Community-Based Management of Herbicide Resistance with Dr. Nick Bergmann

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PNW Herbicide Resistance Initiative:

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Episode transcription:


Drew Lyon: Hello, welcome to the WSU Wheat Beat podcast. I’m your host, Drew Lyon, and I want to thank you for joining me as we explore the world of small grains production and research at Washington State University. In each episode, I speak with researchers from WSU and the USDA-ARS to provide you with insights into the latest research on wheat and barley production.

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Drew Lyon: My guest today is Dr. Nick Bergmann. Nick is a post-doctoral researcher at both Washington State University and the University of Idaho. Nick earned a Ph.D. in Earth Sciences from Montana State University and an M.A. in Geography from Portland State University. As a human geographer with specializations in political ecology and historical geography, Nick’s scholarship focuses largely on analysis of resource conflicts in the U.S. West.

Currently, Nick is working with Dr. Ian Burke and Dr. Chloe Wardropper on projects focused on finding solutions to the problem of herbicide resistance in weeds. Hello, Nick.

Dr. Nick Bergmann: Hey, Drew.

Drew Lyon: So, how did you come to study the social dimensions of weed management?

Dr. Nick Bergmann: So, my specific background for my dissertation research was much more focused on water resources. And so, I had interactions with farmers and ranchers across mostly eastern Montana for that work on various projects. But I did not focus at all on weeds. And really, aside from my garden, I didn’t think too much about weeds. And so, you know, when this postdoc opportunity came along, I didn’t really know what to expect. But I was pretty excited to be still operating in the U.S. West and getting to operate in socioenvironmental systems. And just kind of came into it and jumped off the deep end a little bit. But it’s been great.

Drew Lyon: Okay. It’s kind of a newer area in weed science as well. You’re kind of forging–maybe one or two people ahead of you–but it’s fairly new, so you have lots of potential to find new things, do you think?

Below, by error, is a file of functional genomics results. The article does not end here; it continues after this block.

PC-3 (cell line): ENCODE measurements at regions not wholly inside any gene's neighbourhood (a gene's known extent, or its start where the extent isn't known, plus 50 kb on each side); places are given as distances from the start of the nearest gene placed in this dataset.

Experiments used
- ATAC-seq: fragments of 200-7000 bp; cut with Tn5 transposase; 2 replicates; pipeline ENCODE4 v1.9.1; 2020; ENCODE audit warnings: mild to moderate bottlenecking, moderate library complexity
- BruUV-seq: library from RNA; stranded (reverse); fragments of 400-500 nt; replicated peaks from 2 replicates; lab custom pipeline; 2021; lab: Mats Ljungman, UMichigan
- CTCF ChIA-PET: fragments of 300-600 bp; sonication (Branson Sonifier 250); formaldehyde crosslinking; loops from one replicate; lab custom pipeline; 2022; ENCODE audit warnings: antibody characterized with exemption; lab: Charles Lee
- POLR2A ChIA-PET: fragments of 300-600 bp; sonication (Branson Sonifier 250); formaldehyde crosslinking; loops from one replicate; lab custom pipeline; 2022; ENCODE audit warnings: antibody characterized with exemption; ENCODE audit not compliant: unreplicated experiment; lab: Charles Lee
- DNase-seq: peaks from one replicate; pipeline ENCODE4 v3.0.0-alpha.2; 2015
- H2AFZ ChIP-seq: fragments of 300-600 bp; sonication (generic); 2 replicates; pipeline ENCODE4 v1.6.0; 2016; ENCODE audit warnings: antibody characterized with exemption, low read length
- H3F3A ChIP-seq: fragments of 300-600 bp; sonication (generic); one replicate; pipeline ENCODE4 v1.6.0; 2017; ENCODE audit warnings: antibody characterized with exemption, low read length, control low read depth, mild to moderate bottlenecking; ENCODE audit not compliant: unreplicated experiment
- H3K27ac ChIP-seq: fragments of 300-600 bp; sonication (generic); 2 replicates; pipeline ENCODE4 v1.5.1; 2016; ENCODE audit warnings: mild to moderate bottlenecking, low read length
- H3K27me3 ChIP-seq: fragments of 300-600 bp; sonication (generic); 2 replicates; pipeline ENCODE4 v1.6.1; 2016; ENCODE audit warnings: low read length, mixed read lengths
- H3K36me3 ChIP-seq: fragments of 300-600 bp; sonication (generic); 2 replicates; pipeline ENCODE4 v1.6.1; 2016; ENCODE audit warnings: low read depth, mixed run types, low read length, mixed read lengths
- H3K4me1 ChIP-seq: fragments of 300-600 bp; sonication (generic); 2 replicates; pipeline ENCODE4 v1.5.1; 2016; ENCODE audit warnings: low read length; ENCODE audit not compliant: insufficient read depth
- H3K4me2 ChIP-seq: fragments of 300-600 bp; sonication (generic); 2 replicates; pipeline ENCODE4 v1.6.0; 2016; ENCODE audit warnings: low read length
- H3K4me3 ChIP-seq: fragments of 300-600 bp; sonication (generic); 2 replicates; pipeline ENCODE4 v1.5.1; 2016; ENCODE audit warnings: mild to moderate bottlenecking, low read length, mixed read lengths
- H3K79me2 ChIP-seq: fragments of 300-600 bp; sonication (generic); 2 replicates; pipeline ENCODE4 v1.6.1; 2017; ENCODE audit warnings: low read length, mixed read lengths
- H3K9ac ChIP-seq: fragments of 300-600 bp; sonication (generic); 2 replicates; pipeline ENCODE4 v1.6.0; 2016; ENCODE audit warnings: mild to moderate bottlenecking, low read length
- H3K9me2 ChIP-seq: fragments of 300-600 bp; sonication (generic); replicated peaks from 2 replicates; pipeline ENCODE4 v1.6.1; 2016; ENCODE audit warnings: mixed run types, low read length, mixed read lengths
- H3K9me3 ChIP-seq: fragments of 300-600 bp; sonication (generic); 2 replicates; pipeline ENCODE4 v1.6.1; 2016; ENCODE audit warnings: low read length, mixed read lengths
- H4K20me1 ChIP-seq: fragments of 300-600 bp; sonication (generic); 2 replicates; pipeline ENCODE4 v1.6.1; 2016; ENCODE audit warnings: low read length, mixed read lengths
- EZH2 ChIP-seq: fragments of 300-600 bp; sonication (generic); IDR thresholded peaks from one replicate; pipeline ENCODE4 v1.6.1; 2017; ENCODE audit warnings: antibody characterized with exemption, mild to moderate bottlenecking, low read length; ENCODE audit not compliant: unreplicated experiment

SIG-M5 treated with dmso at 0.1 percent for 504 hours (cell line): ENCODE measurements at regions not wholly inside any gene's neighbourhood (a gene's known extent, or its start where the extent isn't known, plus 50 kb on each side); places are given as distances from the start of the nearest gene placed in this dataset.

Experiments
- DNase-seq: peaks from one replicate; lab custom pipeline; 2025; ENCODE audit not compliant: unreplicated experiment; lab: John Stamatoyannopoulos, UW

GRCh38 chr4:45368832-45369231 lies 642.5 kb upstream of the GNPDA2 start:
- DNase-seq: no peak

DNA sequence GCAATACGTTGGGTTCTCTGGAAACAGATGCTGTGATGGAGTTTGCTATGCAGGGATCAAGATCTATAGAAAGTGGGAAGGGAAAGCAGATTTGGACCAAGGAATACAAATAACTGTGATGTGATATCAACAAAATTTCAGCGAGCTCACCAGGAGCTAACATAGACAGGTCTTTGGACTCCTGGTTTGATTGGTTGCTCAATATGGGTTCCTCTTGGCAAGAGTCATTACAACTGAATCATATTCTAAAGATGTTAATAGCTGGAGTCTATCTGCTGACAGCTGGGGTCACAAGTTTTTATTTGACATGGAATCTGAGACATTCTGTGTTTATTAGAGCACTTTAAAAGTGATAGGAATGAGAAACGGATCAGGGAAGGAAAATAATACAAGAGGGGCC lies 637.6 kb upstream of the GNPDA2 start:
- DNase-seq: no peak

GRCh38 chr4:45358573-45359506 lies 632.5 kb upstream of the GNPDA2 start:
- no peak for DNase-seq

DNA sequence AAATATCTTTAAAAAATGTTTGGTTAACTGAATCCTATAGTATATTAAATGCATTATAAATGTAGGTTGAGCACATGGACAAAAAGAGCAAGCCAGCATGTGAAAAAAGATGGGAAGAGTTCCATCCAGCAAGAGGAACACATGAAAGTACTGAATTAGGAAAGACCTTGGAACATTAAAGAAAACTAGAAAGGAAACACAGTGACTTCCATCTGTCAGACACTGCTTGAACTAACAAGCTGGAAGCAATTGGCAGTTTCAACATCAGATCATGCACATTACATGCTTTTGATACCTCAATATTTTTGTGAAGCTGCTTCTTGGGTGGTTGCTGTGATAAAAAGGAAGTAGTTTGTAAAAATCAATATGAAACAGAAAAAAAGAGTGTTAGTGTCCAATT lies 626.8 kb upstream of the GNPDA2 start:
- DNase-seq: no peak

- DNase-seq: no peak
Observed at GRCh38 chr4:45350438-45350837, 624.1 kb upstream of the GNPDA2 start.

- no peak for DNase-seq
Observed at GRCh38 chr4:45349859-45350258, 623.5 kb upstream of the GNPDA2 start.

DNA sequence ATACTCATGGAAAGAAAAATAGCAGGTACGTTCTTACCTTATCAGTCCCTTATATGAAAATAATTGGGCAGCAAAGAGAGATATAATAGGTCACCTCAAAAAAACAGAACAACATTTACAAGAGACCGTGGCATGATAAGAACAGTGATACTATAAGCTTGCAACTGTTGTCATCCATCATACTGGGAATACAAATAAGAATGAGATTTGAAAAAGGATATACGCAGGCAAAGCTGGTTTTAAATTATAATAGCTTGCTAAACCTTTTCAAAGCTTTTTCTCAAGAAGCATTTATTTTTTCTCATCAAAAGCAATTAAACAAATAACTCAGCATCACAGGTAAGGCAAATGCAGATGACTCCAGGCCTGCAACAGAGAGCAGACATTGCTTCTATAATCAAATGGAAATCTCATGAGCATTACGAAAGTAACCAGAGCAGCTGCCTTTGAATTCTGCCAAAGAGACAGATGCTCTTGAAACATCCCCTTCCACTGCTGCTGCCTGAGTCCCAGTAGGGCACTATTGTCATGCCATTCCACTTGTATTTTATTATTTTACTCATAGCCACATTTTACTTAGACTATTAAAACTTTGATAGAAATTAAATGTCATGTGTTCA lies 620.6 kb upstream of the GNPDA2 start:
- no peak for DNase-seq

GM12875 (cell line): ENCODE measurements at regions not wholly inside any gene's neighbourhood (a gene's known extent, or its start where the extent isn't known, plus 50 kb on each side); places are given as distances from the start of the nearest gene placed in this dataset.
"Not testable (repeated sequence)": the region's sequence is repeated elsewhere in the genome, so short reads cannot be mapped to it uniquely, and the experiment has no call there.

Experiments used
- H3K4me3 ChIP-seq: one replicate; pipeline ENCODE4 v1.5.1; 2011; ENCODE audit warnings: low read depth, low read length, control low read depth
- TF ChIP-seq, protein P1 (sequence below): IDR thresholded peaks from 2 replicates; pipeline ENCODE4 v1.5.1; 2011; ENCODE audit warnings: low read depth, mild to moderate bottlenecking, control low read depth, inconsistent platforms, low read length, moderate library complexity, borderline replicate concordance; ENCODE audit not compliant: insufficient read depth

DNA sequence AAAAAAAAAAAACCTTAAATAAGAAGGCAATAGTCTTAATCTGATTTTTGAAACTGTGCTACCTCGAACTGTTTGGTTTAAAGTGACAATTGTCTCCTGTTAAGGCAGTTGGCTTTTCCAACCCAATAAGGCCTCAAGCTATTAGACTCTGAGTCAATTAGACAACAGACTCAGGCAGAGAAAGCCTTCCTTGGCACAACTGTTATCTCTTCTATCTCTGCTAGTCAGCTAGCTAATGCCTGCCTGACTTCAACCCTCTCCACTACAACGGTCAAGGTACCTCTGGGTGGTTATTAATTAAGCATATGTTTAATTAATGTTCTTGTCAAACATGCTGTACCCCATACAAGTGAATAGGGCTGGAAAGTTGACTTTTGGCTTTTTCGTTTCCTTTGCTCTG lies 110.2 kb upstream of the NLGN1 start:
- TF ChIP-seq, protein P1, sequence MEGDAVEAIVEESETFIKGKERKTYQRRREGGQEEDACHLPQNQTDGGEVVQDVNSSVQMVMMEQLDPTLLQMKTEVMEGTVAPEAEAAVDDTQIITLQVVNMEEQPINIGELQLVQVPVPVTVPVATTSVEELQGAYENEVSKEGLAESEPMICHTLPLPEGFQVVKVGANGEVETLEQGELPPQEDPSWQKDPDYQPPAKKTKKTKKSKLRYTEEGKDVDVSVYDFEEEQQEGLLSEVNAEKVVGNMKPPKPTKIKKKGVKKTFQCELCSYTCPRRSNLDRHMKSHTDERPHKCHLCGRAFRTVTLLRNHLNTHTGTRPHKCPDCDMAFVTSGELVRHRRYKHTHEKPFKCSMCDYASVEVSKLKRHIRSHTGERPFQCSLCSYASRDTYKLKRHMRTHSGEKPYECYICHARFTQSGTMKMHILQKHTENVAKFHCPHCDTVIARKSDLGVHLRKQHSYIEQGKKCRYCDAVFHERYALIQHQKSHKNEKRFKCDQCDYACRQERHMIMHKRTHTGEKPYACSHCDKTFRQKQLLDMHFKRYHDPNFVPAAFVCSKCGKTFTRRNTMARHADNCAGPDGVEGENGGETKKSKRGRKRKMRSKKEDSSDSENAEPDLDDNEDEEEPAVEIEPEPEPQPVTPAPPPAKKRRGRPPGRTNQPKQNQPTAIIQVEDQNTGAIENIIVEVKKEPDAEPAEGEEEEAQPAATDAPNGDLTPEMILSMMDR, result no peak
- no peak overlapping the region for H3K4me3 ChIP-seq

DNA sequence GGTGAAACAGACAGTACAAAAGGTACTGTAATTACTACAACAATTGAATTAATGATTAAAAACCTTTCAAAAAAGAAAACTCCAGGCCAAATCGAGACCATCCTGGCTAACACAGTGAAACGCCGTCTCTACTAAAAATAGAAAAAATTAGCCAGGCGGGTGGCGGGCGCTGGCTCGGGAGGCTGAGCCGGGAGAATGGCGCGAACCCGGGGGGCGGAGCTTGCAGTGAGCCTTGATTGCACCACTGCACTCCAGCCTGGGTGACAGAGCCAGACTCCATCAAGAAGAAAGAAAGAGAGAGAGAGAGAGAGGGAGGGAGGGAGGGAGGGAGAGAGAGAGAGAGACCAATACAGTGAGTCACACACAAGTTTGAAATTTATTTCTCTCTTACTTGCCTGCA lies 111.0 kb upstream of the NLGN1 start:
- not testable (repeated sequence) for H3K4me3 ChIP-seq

Dr. Nick Bergmann: I do think that’s very true, yeah. I’m a little bit connected to the rangeland ecology world, and there’s actually many more social scientists working in that space. And there’s been some great work done over the last decade, I would say, by social scientists in weed management and herbicide resistance, and it goes into kind of invasive species too. But specifically on weed resistance, there was a little bit done in Australia in the first decade of the 2000s. And then in the US context, it really kind of picked up circa 2014 maybe.

Drew Lyon: Okay. My recollection is that, you know, weed scientists have been talking about herbicide resistance for a very long time and really not making a whole lot of headway and that’s why we’ve kind of looked to the social sciences to see whether there’s something we’re missing. Is that kind of how you see it or how do you how do you see social science coming into the topic of weed management and particularly herbicide resistance?

Dr. Nick Bergmann: Another great question. Yeah, this one could take an hour, but I’ll try to be concise.

I would just say, first of all, that I think weed scientists and education and technical assistance folks have made a lot of great progress on herbicide resistance. And I think there were just certain aspects of social science that maybe could help out with thinking about the problem and maybe new ways to come up with additional tools to kind of help compliment that great work already going on.

I think it’s sometimes we as scientists maybe think about social scientists as being a silver bullet and having some magical solution that’s all of a sudden going to solve the problem. And I definitely don’t think that’s the case. But I do think there is maybe some additional ways of knowing or frameworks that can help develop additional tools. And that’s really what excites me about working in this space, this very interdisciplinary space.

Drew Lyon: Okay. Part of the social dynamic in this has been what’s called community-based management. What is community-based management of herbicide resistance?

Dr. Nick Bergmann: My work definitely falls within that category, but part of what I’ve been doing is trying to just parse out what exactly has been meant in the decade or two decades of social dimensions work where community-based has been a popular term to use. But I think everybody working in that space actually still needs to kind of refine what exactly that means a little bit.